Sitting for prolonged periods is associated with elevated health risks, especially for people who are already inactive. Health conditions that disproportionately affect seniors make standing, and especially standing up from a seated position, difficult and often painful. There are exercises to help seniors stand up.
Seniors who have been sidelined by illness, injury, or chronic pain can start rebuilding strength while sitting down, so they can eventually stand and move around more. While seated, seniors can flex their calf muscles by raising their heels off the ground, one foot at a time, as high up on the toes as possible and down again for several repetitions. They can roll wrists and ankles in a circular motion clockwise and counterclockwise. They can slide their heels with the foot flexed forward and back. Surprisingly, this engages the glutes and the hamstrings. Basic leg raises, performed by lifting and the straightening the leg and holding it straight for a few seconds also helps build strength.
Chairs become fitness equipment for many seniors, but please keep in mind to check with your doctor before beginning any exercise regimen. As long as the chair is positioned such that it won’t slip or topple over (usually backed up against a wall), seniors can use a chair to do modified push-ups and practice using their arms to help them rise from a seated position. Another seated exercise to build leg strength involves bending forward from the hips, pressing the feet firmly into the floor, and rising up, even for just an inch or two, trying not to use the arms for assistance, and then slowly sitting back down several times begins. Holding on to a chair for balance, raising a straight leg to the side, holding it for a few seconds, and back down again for several repetitions with each leg helps work muscles in the hips, back, and thighs necessary to build the strength to stand up from a seated position safely, without assistance.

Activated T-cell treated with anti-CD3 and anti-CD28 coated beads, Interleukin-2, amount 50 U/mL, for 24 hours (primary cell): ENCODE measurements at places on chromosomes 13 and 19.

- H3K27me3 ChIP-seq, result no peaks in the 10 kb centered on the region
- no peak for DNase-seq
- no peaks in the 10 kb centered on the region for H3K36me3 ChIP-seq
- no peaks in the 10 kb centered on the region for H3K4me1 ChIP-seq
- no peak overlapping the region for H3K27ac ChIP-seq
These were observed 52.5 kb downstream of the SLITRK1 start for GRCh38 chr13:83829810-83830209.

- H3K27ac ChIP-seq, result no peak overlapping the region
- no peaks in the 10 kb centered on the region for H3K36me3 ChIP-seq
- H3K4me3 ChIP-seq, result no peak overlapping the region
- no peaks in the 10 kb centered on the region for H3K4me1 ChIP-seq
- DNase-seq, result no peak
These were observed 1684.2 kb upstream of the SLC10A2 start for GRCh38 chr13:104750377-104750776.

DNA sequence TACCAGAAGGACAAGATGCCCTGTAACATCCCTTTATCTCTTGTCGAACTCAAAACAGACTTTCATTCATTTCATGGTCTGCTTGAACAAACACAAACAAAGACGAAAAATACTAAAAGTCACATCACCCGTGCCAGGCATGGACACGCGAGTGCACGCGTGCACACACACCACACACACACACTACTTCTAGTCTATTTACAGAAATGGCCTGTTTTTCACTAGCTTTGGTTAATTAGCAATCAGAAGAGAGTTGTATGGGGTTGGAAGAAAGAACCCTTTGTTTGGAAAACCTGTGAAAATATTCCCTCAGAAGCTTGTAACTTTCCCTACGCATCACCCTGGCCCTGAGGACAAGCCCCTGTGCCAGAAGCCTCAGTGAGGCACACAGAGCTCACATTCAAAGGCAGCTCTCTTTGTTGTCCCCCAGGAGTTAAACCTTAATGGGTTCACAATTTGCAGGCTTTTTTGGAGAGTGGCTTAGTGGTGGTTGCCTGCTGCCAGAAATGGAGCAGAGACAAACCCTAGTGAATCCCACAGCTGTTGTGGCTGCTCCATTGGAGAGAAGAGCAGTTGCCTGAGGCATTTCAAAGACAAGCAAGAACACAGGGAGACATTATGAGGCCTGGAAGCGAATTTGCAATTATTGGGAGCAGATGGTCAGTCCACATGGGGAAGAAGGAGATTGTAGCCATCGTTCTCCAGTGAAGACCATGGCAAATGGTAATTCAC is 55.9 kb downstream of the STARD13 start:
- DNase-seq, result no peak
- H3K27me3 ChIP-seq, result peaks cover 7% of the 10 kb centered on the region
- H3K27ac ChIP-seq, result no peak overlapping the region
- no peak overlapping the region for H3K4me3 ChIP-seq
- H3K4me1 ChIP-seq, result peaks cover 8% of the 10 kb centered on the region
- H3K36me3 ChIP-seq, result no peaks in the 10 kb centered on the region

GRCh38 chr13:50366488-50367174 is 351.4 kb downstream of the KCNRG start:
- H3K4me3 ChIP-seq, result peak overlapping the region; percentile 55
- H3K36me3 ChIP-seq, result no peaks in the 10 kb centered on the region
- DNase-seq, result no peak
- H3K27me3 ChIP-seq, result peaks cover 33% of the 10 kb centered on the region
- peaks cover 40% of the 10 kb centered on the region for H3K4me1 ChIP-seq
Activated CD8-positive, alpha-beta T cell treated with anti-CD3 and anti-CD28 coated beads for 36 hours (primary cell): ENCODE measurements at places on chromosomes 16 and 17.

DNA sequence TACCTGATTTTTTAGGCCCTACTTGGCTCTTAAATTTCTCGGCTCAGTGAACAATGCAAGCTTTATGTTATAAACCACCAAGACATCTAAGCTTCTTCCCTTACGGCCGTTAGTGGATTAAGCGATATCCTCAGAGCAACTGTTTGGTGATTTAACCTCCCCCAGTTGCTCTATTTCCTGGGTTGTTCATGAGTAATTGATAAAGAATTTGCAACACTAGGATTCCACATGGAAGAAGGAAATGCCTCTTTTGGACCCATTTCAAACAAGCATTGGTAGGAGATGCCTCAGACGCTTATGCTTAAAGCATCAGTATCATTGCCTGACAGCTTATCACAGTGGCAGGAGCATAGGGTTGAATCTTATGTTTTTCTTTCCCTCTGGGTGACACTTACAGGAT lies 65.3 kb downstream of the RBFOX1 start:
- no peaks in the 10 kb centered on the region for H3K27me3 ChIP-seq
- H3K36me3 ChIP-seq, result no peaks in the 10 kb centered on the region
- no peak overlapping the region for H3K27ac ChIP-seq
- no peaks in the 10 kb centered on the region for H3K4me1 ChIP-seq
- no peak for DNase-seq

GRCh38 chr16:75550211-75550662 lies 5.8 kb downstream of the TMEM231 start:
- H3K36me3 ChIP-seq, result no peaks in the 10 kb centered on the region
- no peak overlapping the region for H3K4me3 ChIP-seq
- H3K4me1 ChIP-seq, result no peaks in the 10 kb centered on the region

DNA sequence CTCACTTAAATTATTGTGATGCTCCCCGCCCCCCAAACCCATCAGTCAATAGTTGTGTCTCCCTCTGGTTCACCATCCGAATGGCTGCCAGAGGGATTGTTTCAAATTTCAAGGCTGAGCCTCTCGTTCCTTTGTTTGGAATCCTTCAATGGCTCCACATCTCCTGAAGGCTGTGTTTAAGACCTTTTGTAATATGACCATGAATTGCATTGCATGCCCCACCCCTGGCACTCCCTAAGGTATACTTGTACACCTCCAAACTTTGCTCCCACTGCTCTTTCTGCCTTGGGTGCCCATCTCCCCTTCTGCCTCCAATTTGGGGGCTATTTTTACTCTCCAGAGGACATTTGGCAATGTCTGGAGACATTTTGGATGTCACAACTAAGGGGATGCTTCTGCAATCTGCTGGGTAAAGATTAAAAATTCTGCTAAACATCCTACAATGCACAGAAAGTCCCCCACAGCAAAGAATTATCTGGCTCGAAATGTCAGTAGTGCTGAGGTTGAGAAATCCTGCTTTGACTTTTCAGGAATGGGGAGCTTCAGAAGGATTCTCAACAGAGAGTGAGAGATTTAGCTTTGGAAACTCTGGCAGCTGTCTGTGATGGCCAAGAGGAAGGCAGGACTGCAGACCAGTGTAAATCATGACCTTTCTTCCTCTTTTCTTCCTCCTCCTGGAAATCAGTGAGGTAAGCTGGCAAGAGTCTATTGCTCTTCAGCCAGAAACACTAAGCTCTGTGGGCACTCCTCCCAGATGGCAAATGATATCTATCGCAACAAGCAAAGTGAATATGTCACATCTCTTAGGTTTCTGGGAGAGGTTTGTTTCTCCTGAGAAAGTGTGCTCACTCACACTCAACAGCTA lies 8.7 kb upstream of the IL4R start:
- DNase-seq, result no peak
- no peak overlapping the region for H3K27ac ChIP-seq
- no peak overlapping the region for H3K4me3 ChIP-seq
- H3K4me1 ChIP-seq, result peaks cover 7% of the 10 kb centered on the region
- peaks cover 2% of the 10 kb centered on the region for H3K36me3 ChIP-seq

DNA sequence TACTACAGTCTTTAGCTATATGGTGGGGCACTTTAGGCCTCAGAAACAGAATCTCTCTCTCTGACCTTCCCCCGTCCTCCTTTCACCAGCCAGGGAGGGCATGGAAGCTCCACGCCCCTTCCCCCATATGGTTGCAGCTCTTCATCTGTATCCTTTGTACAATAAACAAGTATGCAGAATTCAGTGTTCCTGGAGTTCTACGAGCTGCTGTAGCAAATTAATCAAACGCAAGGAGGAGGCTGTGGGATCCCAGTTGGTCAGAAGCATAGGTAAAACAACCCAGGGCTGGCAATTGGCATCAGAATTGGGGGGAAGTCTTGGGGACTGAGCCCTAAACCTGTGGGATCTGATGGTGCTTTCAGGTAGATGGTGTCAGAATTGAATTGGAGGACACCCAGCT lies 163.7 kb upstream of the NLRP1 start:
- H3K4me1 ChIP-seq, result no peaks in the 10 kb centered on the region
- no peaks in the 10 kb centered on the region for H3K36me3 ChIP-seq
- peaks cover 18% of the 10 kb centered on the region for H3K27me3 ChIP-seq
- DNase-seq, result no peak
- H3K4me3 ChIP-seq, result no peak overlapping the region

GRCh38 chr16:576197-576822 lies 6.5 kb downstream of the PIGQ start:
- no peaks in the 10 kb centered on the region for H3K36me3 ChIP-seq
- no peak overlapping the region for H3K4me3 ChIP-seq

Eventually seniors may rebuild enough strength and flexibility to rise up from a chair on their own. There will always be some types of chairs and sofas that, while comfortable, may make it especially difficult to get up. Very soft cushions or seating that is lower to the floor presents a challenge to anyone with limited strength and mobility. In cases like this, assistive devices, like specially designed canes with dual handles that give extra support when rising from a seated position or mechanized “booster” seats help get a seated person up and out of the chair or off the sofa. The most important thing is to get seniors moving and preferably standing and walking to maintain health and fitness. Exercises that help seniors stand up are a good way to help seniors build not only the strength but also the confidence to get up and move around more.